BrightRoll's DSP Grew YOY; The SEC Investigates Yahoo's Data Breaches

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BrightRollin’ On

Yahoo is still independent and still churning out earnings releases. The company’s Q4 disclosure includes one notable factoid on ad platforms: The company’s DSP, BrightRoll, grew 485% year over year in its “platform display” business. The revenue boost followed BrightRoll’s introduction of support for native formats on third-party (i.e., non-Yahoo) supply, the company said. Overall, BrightRoll revenue grew 122% on a GAAP basis. More in the earnings release. The bigger picture: Revenue ex-TAC was $960 million, down slightly from Q4 2015, and the company’s headcount contracted 18% to 8,500.

Too Big For Its Breaches?

Speaking of Yahoo, why did it take the company years to report two data breaches compromising billions of its users? The SEC is wondering the same thing. An investigation will determine whether Yahoo’s disclosures comply with civil securities laws, which direct companies to disclose cybersecurity risks as soon as they have an effect on investors. Companies get hacked all the time without materially affecting investors, but the Yahoo case is unusual in light of its pending deal with Verizon (which Yahoo still expects to close in Q2). “Here you are talking not just about the potential for a data breach, but a deal blowing up because of a data breach,” said cybersecurity consultant John Reed Stark.  More at WSJ.

Tronc Buys Spanfeller

Tronc, operator of a news network that includes the Chicago Tribune and Los Angeles Times, snapped up Spanfeller Media Group. Politico reports, “Tronc gains TheDailyMeal.com, with its 7 million monthly unique visitors and some relatively small revenue, as well as the much smaller TheActiveTimes.com.” Read it. CEO Jim Spanfeller, something of an ad tech naysayer, will be GM of Daily Meal Ventures and an SVP at Tronc, which says it’s looking for more “strategic” digital and commerce acquisitions.

Earned Soup

The NBC “Today Show,” Vox and Campbell’s Soup released plans for a four-part branded content series. The videos will showcase Campbell’s products in popular recipes, and the content will live on Eater, Vox’s food-related site, and Today.com (it seems the “Today Show” won’t be airing the segments, which woud be the real prize), reports Adweek. Linda Yaccarino, NBCU’s chairwoman of ad sales and client partnerships, addressed her network’s nine-digit deals with Vox and BuzzFeed at AdExchanger’s Industry Preview last week. “The real strategy resides in the belief that marketers are having a more difficult time aggregating premium audiences and achieving scale,” she said.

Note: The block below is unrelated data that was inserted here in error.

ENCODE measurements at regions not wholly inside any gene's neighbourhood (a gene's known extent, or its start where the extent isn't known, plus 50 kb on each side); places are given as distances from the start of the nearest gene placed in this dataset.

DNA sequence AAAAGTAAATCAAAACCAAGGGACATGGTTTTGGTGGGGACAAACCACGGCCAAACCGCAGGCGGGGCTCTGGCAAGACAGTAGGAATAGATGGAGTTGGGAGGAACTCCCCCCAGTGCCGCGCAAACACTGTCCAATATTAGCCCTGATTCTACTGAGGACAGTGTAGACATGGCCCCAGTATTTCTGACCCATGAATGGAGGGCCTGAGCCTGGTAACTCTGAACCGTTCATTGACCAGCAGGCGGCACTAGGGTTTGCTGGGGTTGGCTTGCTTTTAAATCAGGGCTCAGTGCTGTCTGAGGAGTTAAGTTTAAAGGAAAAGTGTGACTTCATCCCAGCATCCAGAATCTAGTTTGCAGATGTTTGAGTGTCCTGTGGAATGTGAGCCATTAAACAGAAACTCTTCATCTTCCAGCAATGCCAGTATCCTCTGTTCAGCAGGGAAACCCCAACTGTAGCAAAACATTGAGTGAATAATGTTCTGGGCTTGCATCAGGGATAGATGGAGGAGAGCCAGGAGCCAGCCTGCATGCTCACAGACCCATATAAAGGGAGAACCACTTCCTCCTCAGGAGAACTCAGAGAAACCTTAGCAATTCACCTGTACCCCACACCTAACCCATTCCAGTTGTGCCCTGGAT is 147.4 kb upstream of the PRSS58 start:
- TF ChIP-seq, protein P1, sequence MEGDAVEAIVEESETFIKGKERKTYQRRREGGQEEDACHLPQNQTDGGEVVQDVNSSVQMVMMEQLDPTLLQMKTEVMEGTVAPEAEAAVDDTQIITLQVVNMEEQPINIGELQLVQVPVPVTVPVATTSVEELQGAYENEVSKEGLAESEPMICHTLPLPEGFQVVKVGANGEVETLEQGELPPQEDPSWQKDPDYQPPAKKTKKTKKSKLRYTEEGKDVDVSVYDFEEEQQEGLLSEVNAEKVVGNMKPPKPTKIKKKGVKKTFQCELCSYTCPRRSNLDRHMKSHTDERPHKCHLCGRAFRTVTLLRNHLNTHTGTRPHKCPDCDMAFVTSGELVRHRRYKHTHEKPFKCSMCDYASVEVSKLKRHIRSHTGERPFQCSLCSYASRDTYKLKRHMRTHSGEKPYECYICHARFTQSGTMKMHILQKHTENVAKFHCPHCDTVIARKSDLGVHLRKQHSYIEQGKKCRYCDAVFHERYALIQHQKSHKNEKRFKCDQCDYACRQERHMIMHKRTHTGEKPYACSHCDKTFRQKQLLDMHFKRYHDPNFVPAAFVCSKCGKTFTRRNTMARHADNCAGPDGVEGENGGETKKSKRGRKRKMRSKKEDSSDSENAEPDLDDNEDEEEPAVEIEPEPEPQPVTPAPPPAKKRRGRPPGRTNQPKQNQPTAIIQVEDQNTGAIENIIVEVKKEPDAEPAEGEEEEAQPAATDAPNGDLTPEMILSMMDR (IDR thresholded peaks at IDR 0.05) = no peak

Telco Dreams

Sprint acquired a 33% stake in Tidal, Jay-Z’s music subscription service. It’s another example of a telco hooking up with a publisher to expand its access to content and data, although it’s a first for the music streaming world. “Sprint shares our view of revolutionizing the creative industry to allow artists to connect directly with their fans and reach their fullest, shared potential,” said Jay-Z, who retains ownership of the company. Sprint CEO Marcelo Claure will join Tidal’s board of directors. More.

New “Skills”

If you thought mobile app retention was tough, wait until you try building AI-assistant “skills” (which are like apps in the voice-activated world). A report from analytics firm VoiceLabs says 69% of Alexa skills have zero or one customer review and that a mere 3% of the voice features that do get enabled by users are still active after a week. “For comparison’s sake, Android and iOS apps have average retention rates of 13% and 11%, respectively, one week after first use,” reports Jason Del Rey at Recode. It’s a fledgling market, so don’t expect it to be “sufficient to build an ecosystem that will keep software developers engaged and lead to new transformative revenue streams.” Not yet at least. More.

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